S100A8 and S100A9 function as overarching factors in cell death on top of inflammation (Donato et al., 2013; Bresnick et al., 2015). S100A8 and S100A9 have bidirectional effects, depending on different situations; both proteins support cell survival or trigger cell death (Kim et al., 2017; Kim and Lee, 2018). In addition to the roles of extracellular S100A8 and S100A9, intracellular S100A8 or S100A9 acts as a scavenger of reactive oxygen species (ROS) and enhances the telomerase activity after calcium binding (Goyette and Geczy, 2011). S100A8 and S100A9 were reported to suppress the survival of chronic eosinophilic leukemia cells and cause cell apoptosis (Lee et al., 2020). This study investigated the mechanisms further to consolidate the apoptosis of chronic eosinophilic leukemia cells. EoL-1 cells were purchased from the Ricken Cell Bank (Tsukuba, Japan) and cultured in RPMI 1640 containing 10% fetal bovine serum and antibiotics. Imatinib-resistant EoL-1 cells (EoL-1-IR) were stably established after a consecutive treatment with 100 nM imatinib (Sigma-Korea, Seoul, Korea) for at least six months. The survival rate of the Eol-1-IR cells was more than 90% in the presence of 100 nM imatinib. Patients with acute myeloid leukemia (AML) (n=2) were recruited from the Eulji Medical Center (IRB No. 2017-06-022). The leukocytes were isolated from the peripheral blood using Ficoll-Hypaque solution. A previous study used the RNAs from unstimulated EoL-1 cells in RT-PCR to detect FIP1L1-PDGFR慣 (Lambert et al., 2007). The primer sequences used are as follows: forward 5'-ACC TGG TGC TGA TCT TTC TGA T-3' and reverse 5'-TGA GAG CTT GTT TTT CAC TGG A-3' in the first PCR, and forward 5'-AAA GAG GAT ACG AAT GGG ACT TGT G-3' and reverse 5'-GGG ACC GGC TTA ATC CAT AG-3' in the second round of PCR. Recombinant S100A8 and S100A9 proteins were produced using the protocol described elsewhere (Lee et al., 2020). The survival rate was evaluated using an MTT assay (Thermo Scientific, Waltham, MA, USA). For Western Blotting, the cells were lysed in CETi lysis buffer (TransLab, Daejeon, Korea), and the lysate was collected. The protein concentration of the lysate was evaluated using a BCA protein assay kit (Thermo Scientific) according to the manufacturer's instructions. The cell lysates were loaded on the gel, resolved by SDS-PAGE, and transferred to nitrocellulose membranes. The blots were incubated with the primary and secondary antibodies, and the developed blots were visualized by Chemidoc (Bio-Rad, Hercules, CA, USA). A cell migration assay was performed using a 48-well microchamber (Neuroprobe, Cabin John, MD) as previously elsewhere (Kim et al., 2005). PBS, S100A8, S100A9, or MCP-1 (R&D Systems, Minneapolis, MN, USA) were added to the lower wells. A fibronectin-coated polyvinylpyrrolidone-free filter (Neuroprobe) with 5 關m pores was placed on the lower wells, and the upper wells were filled with 50 關L of EoL-1 and EoL-1-IR cells at 4횞106 cells/mL. The chamber was then incubated for 5 h in a CO2 incubator. The filter was detached and stained with Giemsa stain (Sigma-Korea). The cells adhering to the lower surface of the polycarbonate filter were considered migrated cells and counted using a microscope. The EoL-1 cells were confirmed by the detection of the FIP1L1-PDGFR慣 gene (Fig. 1A). No expression of the fusion gene was observed in the leukocytes separated from AML subjection. The previous paper showed that S100A8 and S100A9 induce EoL-1 cell apoptosis (Lee et al., 2020). In this study, cell death was confirmed by an MTT assay, which matches with a previous one (Fig. 1B). S100A8 and S100A9 suppress the phosphorylation of PDGFR-慣 by decreasing PDGFR-慣 expression in a time-dependent manner (Fig. 1C). PDGFR-慣 expression decreased gradually from 1 h to 5 h after a treatment with cycloheximide (Fig. 1D). Treatment with S100A8 and S100A9 blocked the expression more effectively during the inhibitory state of protein synthesis. This finding suggests that S100A8 and S100A9 are strongly related to the downregulation of PDGFR-慣 translation. The changes in the activation and expression of STAT 5, which is an important factor in the regulation of apoptosis, were examined to find another pro-apoptotic mechanism for S100A8 and S100A9 (Wu et al., 2012). S100A8 and S100A9 blocked the expression and phosphorylation of STAT5 in EoL-1 and EoL-1-IR cells (Fig. 2A). Imatinib, a potent inhibitor of leukemia cell survival (Qu et al., 2016), suppressed STAT5 activation without changing STAT5 expression (Fig. 2B). The effects of S100A8 and S100A9 on STAT5 alteration may be accomplished using a different mechanism compared to imatinib (Fig. 3). If a stimulator is chemotactic to cancer cells and an inhibitor of cell survival, it can act as a powerful drug for cancer treatment. A chemotaxis assay was performed to determine the cell migration in response to S100A8 and S100A9. Both proteins are effective on EoL-1 cell migration. On the other hand, they had no effect on EoL-1-IR. Although S100A8 and S100A9 may induce the apoptosis of EoL-1 cells after chemoattracting the cells, they were effective on the apoptosis of imatinib-resistant cells without the induction of cell migration. The difference between both cells may be derived from different protein expression (Sung et al., 2018).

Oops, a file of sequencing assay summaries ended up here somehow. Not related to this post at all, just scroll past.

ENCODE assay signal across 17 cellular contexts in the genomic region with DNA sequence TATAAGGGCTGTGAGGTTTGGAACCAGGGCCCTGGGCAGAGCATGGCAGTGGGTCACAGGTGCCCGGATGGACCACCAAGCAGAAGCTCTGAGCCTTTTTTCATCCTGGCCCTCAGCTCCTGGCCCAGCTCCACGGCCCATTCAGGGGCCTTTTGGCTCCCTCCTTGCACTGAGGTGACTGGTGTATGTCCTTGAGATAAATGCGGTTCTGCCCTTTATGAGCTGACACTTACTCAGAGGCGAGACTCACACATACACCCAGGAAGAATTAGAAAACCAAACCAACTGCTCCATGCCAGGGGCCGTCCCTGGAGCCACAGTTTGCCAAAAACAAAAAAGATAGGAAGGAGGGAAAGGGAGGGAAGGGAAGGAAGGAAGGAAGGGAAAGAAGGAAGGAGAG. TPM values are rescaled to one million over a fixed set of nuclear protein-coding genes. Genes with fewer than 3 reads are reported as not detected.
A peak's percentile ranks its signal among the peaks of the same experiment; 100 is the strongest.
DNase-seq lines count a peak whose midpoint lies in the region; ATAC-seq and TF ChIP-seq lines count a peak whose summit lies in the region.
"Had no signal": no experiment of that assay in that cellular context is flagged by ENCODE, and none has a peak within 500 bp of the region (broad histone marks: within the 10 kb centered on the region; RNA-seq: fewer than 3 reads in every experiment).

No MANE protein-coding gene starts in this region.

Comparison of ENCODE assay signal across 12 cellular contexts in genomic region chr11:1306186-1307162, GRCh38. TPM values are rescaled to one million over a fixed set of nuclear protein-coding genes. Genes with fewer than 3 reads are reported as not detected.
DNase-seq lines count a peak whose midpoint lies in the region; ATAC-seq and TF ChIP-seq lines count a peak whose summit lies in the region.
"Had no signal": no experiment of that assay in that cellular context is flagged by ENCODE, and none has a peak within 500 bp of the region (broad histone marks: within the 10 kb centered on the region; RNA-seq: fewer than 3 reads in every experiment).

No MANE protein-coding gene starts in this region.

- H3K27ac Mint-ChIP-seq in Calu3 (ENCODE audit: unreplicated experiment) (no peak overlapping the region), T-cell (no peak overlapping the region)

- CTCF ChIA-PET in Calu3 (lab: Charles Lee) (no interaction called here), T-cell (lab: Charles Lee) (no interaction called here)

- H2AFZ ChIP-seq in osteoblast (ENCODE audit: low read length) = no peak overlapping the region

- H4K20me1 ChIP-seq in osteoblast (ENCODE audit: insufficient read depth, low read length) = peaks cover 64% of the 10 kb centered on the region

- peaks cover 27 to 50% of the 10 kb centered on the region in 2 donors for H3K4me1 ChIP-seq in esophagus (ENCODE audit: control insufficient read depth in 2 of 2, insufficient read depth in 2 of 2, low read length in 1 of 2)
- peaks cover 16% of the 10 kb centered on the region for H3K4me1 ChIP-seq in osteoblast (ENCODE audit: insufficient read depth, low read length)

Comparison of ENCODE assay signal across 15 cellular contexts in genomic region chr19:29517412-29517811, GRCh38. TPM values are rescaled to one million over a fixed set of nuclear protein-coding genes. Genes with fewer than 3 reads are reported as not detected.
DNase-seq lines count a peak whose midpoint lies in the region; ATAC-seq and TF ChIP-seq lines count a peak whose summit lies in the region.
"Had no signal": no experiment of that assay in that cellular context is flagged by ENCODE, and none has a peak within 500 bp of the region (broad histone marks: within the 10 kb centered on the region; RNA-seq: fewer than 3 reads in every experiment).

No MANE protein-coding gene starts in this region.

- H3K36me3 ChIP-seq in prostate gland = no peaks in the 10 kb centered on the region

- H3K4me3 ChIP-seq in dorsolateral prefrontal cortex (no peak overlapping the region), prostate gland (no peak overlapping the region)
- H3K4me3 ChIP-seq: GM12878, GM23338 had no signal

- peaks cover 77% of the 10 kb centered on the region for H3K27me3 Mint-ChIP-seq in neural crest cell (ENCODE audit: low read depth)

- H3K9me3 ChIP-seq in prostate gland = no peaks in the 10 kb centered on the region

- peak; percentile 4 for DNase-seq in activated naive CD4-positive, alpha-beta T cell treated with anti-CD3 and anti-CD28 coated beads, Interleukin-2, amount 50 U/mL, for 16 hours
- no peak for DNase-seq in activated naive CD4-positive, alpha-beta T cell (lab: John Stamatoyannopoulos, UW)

Fig. 1. S100A8 and S100A9 suppress the expression and phosphorylation of PDGFRα in EoL-1 cells. (A). The total RNAs from EoL-1 cells were collected, and RT-PCR was conducted to detect the FIP1L1-PDGFRα gene. (B) EoL-1 cells were incubated with S100A8 and S100A9 at the indicated concentrations for the indicated time. The survival rate of the cells was evaluated using an MTT assay. *P < 0.05 and **P < 0.01 indicate a significant difference between the control and stimulator-treated groups. (C and D) EoL-1 cells were pretreated without (C) or with (D) cycloheximide (CHX) and then incubated with S100A8 and S100A9 (10 μg/mL) for the indicated time. Expression of the indicated proteins was evaluated using Western blotting. μ-actin was used as the internal control.